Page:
Senior Director, Operations; Site Lead, Buenos Aires Office
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Education: Bachelor´s degree, economics, Universidad de San Andrés Company Name: S&P Global Inc. Industry: Financial Services Company CEO: Douglas L. Peterson Company Headquarters Location: New York, New York Number of Employees: 22,500 globally Your Location (if different from above): Buenos Aires, Argentina Words you live by: Freedom, responsibility, respect. Who is your personal hero? I don´t have personal heroes, but there are people who I admire for particular reasons. Nelson Mandela is one of them. What book are you reading? The Burnout Society by Byung-Chul Han What was your first job? Summer Job in the finance department of a food products company Favorite charity: Medecins Sans Frontieres (MSF) and the OGA, my school’s Graduates Association, focused on educational programs in the community. Interests: Playing the piano, classical music, reading, and cooking Family: My two daughters
A Workplace Committed to Diversity During the last 12 years, I’ve been working in management positions and as site leader in Buenos Aires, where I live. I’ve had the opportunity to see our local office develop into a workplace with amazing characteristics and a predominance of multicultural and multi-academic profiles. This was the result of hiring, with a focus on the linguistic skills required for the core of our work and the availability of this type of talent in our city. As people left and new colleagues joined, this diversity remained and became a distinctive aspect of this office. It delighted many of us working there; we celebrate these different cultures and typically slide in a comment related to this fact when answering the usual “Where do you work?” question. It was something visitors from other offices always highlighted, and our internal employee surveys nearly always mentioned our diversity when asked to describe the workplace. For one of our Employee Resource Group conferences, we invited a
2021 First Quarter
professor of constitutional law and human rights who specialized in gender identity legislation. She had visited and learned about our office prior to this event and was aware of the audience to whom she was speaking. She ended her remarks praising the diversity she could see in our office, noted that consistently over the years we had a high percentage of women in leadership positions, and then paused for a final comment—she said that it was not enough. She prompted us to think about which other groups of underrepresented minorities were not part of our office population, and to realize that if we did not make a conscious effort to understand why, we would just be settling. At that point, I felt that this could have been the result of unconscious bias. This conference was a trigger to think about what else we could do— about our possibilities, given the types of roles we needed to fill. As we sought to further diversify our office, we encountered hurdles related to deeper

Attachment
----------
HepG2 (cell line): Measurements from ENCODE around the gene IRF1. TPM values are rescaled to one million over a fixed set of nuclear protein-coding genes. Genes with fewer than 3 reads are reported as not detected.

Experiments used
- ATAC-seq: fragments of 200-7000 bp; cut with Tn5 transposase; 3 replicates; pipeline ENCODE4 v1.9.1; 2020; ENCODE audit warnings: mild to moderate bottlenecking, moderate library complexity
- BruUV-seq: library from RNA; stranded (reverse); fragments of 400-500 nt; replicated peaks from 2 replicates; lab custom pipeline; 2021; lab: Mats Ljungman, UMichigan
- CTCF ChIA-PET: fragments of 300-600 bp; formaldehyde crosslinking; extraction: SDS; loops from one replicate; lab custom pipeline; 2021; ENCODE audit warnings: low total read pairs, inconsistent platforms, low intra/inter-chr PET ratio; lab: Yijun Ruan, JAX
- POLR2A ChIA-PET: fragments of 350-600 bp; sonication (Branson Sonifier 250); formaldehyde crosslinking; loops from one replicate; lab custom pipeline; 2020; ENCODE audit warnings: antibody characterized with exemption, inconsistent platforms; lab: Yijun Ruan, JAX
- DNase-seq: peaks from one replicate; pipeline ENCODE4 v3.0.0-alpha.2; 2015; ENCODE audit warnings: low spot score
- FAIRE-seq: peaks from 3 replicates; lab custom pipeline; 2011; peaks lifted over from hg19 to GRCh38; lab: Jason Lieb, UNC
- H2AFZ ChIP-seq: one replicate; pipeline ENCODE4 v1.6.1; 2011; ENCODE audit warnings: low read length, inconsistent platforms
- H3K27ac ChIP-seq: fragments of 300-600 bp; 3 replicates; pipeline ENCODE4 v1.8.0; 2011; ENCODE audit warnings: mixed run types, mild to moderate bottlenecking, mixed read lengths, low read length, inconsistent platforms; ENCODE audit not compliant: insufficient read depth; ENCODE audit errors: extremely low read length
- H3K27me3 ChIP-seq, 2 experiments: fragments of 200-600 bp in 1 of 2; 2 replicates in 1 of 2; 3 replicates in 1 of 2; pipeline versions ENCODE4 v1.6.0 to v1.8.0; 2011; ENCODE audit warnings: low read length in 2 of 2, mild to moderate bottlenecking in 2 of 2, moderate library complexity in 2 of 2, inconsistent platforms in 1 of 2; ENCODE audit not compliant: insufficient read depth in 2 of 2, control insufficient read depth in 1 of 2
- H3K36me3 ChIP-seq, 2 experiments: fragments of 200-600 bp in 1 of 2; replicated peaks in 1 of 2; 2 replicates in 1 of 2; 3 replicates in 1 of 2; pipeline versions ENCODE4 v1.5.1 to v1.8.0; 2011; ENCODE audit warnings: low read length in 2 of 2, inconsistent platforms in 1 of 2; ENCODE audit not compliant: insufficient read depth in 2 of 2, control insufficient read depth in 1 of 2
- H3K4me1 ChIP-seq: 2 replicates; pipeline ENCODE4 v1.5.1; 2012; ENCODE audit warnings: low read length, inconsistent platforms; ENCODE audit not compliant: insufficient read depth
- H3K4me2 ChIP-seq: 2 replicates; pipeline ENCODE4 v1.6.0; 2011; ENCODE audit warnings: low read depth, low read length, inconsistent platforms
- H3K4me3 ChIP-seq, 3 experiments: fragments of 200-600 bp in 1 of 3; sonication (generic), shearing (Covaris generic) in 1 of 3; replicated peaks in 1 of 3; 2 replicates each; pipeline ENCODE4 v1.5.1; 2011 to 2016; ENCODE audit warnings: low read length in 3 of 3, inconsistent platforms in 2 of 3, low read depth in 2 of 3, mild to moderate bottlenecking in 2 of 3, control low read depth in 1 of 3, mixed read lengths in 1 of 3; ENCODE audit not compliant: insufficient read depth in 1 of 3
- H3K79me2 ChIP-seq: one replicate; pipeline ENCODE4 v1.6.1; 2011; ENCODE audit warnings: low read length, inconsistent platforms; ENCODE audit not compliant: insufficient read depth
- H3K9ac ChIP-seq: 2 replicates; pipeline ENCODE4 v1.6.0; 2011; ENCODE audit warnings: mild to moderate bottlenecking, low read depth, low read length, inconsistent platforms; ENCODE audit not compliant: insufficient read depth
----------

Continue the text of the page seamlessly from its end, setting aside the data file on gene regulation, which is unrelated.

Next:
structural problems in our community, such as access to education and transportation, among others. When thinking about the problem of unconscious bias and how to combat it, there are two tools I feel are within reach. First, structural problems will require the coordinated work of different social actors and the development of practices that give each of us the opportunity to contribute in impactful ways. We can choose to participate in, and even, drive this. And second, was settling for a relatively good hiring result a form of bias, a blind spot? Most probably. Neuroscientists have been publishing new information about the functioning of our brain, our perception of reality, and the role of implicit biases in our day-today decisions. How could these tools and this knowledge help overcome unconscious biases and help create more diverse and fair workspaces? There is still a lot of work ahead, but I like to think that these options are possibilities available to all of us.